Friday, April 1, 2011

Not too aware of personal space

Remember that excited feeling you used to get before Christmas as a child?  Counting down the days, wondering if  Santa will remember everything on your wish list. "Have I been good enough this year?  What if Santa saw me steal my sisters Easter eggs that she has been hiding since April?", am I on the naughty list now? Then the closer you get to that magical day arriving, you started to feel anxious, frantic, and put yourself in a tizzy.  This is my current feeling!  Only Santa is not visiting with a casette player and tapes by 'Mel and Kim' or 'New Kids On The Block'.  My parents are visiting, bearing gifts of vegemite, Bio Oil and Paw Paw cream, (hopefully)!  On their way from Australia, I am so excited, and it has got me thinking about family.

In Italy one of the most important things is family, ‘la famiglia’ as they say: the foundation of all things Italian can be traced to that respected foundation, oh and food also!

Italian children make the rules

It became apparent to me at a parent teacher evening at my daughters school a few weeks ago, that my opinions on raising children differ from the italian ways.  The younger children appear to be smothered allowing no development of self help skills, but they definitely rule the household and dictate the family routine; apart from cooking, paying the bills and driving the car, I am pretty sure they are the boss of all family decisions. 

This would be my children by 9pm!
 My husband had mentioned to me before about his discovery of the bizarre sleep routine of Italian children. I was under the impression that this was just applicable to his work colleages.  But after listening to parents talk at this information evening, I am convinced that all italian parents are crazy.  (Please do not take offence, I refer more to a bizarre crazy, not a mentally deranged crazy!)  The average bed time for a 3 year old is 11 oclock at night!  "By the time you have dinner and play..."  I sat in disbelief, almost embarrased to admit that my children are fast asleep by 7.30pm most nights.  Am I so extremely selfish with my time that I find it inappropriate for a child to go to bed after a parent?  Am I so self centered that I think parents need some alone time without making brmmm brmm noises or adjusting simple instructions to fit a fun nursery rhyme tune?  I enjoy grown up time when the sun goes down!

We have also met others who have children of a similar age to mine and listen to parents saying, "they only eat bread or icecream".  Are you serious?  Toughen up parents, who is actually doing the disciplining here?  My children know to eat what's in front of them, it is all they are getting, (I need to stop my son from eating the cutlery and plate once the food has gone)! 

This is what happens when the food run out, "Hello Hulk"!

A goal of the traditional family should be to maintain family unity and create permanent relationships, but it can became a problem if over-protective parents continuously surrender themselves to their children because they regard them as fragile. This will prevent their growing up.  I am not saying send your 3 year old to the shops for milk and bread by themselves, just be aware that they can pull up their own pants, and feed themselves food if they are hungry.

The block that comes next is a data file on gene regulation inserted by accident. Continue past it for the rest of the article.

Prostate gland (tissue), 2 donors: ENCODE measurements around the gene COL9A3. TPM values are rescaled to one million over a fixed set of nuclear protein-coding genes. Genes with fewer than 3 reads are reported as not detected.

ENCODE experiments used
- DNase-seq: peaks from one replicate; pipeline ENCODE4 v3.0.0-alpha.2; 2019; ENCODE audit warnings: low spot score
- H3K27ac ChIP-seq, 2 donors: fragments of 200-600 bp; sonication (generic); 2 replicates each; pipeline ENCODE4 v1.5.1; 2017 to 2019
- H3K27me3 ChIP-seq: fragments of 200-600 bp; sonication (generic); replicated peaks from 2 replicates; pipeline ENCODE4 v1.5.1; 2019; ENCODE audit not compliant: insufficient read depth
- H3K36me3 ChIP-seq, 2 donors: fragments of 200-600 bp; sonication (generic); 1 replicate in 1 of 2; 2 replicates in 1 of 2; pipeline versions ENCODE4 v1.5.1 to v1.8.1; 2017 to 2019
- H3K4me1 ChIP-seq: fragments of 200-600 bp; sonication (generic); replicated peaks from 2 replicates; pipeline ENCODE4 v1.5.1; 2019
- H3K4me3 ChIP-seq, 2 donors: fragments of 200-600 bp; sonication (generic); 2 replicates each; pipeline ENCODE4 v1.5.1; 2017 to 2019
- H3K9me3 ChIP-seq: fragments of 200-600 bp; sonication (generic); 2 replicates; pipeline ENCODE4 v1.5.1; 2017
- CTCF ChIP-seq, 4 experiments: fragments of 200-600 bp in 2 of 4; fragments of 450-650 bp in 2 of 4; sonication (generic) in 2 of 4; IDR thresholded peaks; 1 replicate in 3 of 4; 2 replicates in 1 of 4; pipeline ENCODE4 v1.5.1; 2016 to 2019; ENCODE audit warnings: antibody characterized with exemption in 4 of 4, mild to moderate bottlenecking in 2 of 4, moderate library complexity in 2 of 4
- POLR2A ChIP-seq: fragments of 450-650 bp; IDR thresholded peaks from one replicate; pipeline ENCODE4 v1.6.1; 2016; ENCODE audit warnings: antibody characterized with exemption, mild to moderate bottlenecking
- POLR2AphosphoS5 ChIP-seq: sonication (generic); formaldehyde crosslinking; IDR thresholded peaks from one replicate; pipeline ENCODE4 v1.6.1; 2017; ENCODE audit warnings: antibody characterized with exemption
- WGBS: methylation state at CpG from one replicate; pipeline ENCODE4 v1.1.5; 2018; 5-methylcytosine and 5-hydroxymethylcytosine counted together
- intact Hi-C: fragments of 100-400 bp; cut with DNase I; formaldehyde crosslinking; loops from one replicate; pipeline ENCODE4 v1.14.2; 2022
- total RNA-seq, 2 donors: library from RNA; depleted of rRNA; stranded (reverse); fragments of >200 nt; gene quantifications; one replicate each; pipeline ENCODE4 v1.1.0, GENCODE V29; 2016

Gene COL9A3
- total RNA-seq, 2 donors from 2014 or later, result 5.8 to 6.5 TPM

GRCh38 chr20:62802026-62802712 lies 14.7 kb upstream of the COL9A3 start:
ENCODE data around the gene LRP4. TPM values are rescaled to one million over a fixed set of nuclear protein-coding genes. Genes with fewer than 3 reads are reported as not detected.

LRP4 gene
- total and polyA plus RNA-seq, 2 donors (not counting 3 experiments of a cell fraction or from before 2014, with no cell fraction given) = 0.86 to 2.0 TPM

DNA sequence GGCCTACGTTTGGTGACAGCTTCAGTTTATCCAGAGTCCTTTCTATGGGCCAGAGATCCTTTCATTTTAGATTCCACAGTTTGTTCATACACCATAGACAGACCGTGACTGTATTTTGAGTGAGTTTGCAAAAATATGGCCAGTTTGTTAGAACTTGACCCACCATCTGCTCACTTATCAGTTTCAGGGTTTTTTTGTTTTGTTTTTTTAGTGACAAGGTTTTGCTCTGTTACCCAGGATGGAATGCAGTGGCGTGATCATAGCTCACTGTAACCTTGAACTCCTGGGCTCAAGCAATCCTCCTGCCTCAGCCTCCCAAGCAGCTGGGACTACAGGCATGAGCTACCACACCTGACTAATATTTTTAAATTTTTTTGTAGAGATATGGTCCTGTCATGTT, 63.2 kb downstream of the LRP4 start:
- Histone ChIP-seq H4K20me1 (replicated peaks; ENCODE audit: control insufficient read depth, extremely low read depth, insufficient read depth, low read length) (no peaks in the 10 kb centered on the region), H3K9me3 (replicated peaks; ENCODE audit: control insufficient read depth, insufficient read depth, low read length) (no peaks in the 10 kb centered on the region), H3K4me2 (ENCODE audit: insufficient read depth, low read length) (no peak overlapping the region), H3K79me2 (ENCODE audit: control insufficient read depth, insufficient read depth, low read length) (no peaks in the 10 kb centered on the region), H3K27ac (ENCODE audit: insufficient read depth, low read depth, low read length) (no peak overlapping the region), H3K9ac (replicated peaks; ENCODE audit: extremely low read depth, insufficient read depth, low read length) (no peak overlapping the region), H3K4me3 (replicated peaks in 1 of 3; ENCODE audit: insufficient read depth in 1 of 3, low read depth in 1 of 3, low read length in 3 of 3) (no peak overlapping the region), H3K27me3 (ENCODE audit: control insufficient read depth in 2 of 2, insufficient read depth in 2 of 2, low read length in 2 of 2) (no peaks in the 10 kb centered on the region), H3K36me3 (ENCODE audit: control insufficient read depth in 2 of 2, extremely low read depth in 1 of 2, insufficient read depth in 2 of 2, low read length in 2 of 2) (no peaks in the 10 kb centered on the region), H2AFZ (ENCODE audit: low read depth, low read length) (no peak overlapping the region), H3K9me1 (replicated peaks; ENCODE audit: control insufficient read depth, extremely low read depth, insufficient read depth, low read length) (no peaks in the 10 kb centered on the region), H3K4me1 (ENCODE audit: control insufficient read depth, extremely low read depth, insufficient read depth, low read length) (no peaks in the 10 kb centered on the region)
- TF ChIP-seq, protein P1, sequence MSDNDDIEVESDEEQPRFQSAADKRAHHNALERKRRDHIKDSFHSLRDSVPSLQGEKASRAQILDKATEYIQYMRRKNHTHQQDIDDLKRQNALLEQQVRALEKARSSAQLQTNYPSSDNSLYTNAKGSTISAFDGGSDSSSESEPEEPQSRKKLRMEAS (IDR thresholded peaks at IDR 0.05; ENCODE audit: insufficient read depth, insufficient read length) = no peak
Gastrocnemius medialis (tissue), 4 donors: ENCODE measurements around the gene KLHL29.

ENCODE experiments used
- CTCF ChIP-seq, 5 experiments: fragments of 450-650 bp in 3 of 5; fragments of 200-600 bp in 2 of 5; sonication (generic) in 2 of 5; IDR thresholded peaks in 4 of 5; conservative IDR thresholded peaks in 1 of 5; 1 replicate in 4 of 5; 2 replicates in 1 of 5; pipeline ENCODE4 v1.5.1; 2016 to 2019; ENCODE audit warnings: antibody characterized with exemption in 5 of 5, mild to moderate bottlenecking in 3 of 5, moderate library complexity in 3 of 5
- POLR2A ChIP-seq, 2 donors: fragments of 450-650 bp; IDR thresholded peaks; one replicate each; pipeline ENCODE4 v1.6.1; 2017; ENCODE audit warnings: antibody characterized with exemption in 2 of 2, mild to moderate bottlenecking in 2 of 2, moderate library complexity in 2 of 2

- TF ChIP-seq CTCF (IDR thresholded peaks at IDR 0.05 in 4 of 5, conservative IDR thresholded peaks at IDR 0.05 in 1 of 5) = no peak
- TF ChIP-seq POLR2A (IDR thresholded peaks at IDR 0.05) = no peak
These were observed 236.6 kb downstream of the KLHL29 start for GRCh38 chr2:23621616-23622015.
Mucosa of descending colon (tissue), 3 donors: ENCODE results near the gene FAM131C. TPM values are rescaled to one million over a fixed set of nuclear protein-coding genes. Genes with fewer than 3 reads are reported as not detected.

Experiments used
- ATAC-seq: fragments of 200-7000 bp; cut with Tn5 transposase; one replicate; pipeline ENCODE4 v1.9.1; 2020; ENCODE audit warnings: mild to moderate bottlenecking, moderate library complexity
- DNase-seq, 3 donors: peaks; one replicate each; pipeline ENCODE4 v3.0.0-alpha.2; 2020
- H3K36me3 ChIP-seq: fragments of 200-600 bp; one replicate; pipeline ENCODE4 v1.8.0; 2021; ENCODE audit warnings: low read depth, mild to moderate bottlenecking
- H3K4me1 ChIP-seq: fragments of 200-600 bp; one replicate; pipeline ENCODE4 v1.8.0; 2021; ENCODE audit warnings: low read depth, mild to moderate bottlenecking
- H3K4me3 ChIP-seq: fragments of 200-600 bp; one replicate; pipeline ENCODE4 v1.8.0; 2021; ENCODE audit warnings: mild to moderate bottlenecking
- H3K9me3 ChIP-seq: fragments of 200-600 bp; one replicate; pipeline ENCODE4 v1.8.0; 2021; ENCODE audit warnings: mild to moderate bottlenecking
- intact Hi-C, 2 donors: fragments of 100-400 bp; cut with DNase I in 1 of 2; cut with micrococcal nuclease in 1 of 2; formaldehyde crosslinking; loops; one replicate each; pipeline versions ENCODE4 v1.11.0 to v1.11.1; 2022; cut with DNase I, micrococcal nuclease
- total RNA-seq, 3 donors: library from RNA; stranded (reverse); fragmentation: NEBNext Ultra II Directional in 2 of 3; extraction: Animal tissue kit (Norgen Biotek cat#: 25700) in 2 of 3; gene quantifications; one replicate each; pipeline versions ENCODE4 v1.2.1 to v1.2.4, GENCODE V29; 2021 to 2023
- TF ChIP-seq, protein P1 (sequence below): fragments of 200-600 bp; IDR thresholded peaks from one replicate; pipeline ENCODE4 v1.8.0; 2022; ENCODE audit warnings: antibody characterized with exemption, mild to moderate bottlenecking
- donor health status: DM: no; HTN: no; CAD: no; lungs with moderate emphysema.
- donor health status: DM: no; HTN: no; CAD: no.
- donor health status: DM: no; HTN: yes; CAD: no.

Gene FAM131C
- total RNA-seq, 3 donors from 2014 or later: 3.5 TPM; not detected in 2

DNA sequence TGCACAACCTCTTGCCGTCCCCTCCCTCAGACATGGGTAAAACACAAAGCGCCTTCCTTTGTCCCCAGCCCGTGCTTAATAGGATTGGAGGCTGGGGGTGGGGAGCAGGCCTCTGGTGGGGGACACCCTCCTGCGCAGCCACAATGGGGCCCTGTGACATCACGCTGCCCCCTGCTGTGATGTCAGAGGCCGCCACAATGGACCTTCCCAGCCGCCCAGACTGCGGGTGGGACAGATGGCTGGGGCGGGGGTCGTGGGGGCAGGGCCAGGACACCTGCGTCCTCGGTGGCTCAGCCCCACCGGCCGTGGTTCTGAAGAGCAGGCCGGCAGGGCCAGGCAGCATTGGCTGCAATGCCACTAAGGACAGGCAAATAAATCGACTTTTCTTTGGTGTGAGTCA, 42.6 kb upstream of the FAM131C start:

Yes there are two sides to the coin.  Perhaps over protective, but then this follows on to an extremely strong sense of family commitment.  Italian 'young adults' are living at home for longer, then after a few years respite, quite often it is the parents that then move in with the children.  Sunday lunches are a definite custom that is religious and involves more than just immediate family, and their appears to be one of the strongest links between generations that I have ever witnessed.   What will be the outcome of my child rearing attitude.... my children will be strong and independant, and will use their own initiative and drive to succeed in life, (they may also check my husband and I into a local retirement village way before our time).  We will just have to wait and see.

More importantly, "I love you so much" is said hourly to us and by us; hugs and kisses are given for no apparent reason; and our priorities are based on each others happiness; which is where they should be.  I think we will be just fine!  There is no shortage of love and affection in our household, (to be honest I can not remember the last time I sat on the toilet without simultaneously cuddling a child).  Nanna and Pa on the otherhand... be prepared to be smothered with love, we are not too aware of personal space!  I promise to leave you alone on the toilet, I can not on the other hand speak for my children!

1 comment:

  1. Well, if it's any consolation, they find 'our' (that is British/Australian/American) ways of parenting equally bizarre. Not that I have first hand knowledge of either (other than once having been a child myself, of course).

    Yes, it is weird, isn't it? It still catches me when, nearing midnight, I see parents walking around with toddlers in pushchairs. Just wait till the winter though. They wrap up their little darlings to ensure that not a tiny bit of that cold air gets anywhere near their pretty, precious necks. A Canadian friend of mine (who has lived here for years and knows the score) has been severely admonished in the park for her little one not having a scarf and hat.

    Friends I have are quite jealous of the way that I was brought up - to be so independent - but they wouldn't actually allow that to happen to their children, of course.

    Good luck. I'm not sure how long you're here for but once your children get old enough, the idea of going to bed much before midnight may not sit so well with them when their friends can be up much later!